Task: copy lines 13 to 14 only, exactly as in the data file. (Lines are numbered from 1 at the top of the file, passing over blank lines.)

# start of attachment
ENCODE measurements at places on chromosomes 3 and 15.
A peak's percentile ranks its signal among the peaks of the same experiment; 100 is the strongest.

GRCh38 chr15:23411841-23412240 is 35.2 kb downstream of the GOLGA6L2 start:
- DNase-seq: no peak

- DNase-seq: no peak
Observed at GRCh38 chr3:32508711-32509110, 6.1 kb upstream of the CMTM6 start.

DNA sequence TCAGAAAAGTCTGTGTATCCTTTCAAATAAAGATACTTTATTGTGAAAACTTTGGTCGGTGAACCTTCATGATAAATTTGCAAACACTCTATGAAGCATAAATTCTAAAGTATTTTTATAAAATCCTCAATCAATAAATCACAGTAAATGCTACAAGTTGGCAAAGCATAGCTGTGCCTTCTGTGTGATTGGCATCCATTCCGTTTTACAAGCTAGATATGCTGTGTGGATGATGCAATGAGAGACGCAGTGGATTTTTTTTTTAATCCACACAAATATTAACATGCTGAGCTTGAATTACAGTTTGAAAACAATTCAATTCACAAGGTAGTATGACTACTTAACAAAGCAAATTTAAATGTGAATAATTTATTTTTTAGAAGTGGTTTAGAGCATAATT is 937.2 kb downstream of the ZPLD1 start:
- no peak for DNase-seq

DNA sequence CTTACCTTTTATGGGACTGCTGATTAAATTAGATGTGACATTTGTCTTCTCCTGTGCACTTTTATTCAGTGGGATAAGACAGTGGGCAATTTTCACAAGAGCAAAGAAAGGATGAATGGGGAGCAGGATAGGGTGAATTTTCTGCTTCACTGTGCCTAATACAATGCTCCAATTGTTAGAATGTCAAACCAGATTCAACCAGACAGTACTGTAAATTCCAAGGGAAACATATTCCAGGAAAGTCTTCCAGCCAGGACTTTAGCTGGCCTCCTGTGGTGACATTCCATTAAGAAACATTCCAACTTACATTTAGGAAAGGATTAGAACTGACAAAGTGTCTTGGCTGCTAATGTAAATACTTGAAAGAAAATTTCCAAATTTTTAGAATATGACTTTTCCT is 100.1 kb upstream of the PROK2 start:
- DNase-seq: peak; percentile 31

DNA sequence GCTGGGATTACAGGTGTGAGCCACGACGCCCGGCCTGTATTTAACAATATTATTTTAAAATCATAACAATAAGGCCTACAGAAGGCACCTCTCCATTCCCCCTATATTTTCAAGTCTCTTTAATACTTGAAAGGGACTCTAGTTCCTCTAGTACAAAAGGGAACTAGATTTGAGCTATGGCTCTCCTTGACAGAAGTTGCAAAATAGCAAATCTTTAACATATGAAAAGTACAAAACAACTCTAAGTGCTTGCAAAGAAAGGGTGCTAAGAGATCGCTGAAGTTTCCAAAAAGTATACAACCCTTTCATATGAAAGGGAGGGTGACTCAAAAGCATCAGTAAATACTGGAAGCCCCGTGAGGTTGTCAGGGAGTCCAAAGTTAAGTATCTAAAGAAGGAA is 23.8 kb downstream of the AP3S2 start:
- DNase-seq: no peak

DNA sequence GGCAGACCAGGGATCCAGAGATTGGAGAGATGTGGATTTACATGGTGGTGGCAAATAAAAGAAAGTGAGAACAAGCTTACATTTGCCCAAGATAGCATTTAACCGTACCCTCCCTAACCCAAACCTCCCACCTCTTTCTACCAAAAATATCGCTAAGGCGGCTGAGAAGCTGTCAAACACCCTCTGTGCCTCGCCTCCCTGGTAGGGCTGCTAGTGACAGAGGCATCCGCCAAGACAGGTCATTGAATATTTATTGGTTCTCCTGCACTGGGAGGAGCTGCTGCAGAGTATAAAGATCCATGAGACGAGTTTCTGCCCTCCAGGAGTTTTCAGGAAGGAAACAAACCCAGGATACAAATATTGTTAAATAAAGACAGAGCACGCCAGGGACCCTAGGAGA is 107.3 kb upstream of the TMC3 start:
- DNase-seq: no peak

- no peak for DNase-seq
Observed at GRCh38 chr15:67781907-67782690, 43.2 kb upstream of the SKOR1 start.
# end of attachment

DNA sequence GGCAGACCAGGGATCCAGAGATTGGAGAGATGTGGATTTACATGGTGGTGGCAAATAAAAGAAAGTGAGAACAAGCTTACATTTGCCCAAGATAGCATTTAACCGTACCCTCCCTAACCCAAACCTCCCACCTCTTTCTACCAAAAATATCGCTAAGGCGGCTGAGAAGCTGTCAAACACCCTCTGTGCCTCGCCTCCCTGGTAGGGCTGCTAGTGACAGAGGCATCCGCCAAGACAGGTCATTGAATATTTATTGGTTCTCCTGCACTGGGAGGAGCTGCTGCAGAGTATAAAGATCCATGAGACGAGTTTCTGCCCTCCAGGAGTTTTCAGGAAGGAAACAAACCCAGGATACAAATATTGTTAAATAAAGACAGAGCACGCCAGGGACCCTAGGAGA is 107.3 kb upstream of the TMC3 start:
- DNase-seq: no peak